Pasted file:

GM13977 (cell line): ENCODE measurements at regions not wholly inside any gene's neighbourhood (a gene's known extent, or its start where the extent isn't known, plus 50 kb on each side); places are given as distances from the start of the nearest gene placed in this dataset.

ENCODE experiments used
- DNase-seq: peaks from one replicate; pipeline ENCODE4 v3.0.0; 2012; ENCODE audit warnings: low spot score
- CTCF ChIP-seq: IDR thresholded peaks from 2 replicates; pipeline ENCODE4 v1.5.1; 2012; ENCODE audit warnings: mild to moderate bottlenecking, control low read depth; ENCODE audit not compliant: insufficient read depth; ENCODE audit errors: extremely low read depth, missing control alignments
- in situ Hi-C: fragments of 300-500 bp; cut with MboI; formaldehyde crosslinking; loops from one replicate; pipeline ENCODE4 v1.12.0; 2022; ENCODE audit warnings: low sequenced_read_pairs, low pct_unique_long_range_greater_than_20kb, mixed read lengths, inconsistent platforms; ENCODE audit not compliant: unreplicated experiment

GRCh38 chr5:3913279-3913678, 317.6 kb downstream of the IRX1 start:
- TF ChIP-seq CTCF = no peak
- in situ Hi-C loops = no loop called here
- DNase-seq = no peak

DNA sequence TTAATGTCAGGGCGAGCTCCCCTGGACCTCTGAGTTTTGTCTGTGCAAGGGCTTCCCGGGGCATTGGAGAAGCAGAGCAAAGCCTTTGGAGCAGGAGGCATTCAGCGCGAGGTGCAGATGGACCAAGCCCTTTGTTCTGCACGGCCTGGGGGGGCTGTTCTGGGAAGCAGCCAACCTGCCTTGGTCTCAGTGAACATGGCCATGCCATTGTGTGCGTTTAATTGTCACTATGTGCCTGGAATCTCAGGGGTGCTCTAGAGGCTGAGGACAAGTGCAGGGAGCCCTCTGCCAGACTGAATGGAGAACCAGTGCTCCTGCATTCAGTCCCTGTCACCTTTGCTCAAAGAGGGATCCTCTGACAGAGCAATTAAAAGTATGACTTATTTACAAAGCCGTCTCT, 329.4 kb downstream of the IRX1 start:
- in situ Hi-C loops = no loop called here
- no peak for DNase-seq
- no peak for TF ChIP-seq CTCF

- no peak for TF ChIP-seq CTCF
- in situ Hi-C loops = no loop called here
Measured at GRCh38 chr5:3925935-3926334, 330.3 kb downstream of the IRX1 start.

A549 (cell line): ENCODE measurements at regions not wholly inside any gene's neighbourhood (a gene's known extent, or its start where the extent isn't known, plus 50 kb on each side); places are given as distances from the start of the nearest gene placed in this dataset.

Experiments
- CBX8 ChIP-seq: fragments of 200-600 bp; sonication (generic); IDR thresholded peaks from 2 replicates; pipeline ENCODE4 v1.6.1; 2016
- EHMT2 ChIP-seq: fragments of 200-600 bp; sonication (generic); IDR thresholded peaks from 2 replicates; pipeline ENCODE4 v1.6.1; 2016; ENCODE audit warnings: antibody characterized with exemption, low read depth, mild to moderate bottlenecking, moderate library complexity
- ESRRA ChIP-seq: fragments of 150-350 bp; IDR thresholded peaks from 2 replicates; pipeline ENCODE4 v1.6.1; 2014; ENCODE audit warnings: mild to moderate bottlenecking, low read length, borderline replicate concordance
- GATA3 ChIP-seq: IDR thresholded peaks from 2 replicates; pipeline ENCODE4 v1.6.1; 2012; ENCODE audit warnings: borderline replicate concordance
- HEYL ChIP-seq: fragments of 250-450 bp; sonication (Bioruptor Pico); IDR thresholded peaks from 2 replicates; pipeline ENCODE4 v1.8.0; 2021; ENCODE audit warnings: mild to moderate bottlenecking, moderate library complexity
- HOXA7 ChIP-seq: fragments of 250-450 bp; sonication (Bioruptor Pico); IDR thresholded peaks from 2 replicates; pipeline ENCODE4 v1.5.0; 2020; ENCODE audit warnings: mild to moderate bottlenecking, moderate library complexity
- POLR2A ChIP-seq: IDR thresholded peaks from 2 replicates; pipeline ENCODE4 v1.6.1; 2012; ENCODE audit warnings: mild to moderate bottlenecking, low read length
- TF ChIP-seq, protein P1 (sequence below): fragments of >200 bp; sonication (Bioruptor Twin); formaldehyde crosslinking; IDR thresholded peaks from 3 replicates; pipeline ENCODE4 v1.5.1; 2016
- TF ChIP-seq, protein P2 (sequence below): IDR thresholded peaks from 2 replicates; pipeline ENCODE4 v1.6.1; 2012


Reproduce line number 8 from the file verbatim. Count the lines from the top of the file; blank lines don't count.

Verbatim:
- in situ Hi-C loops = no loop called here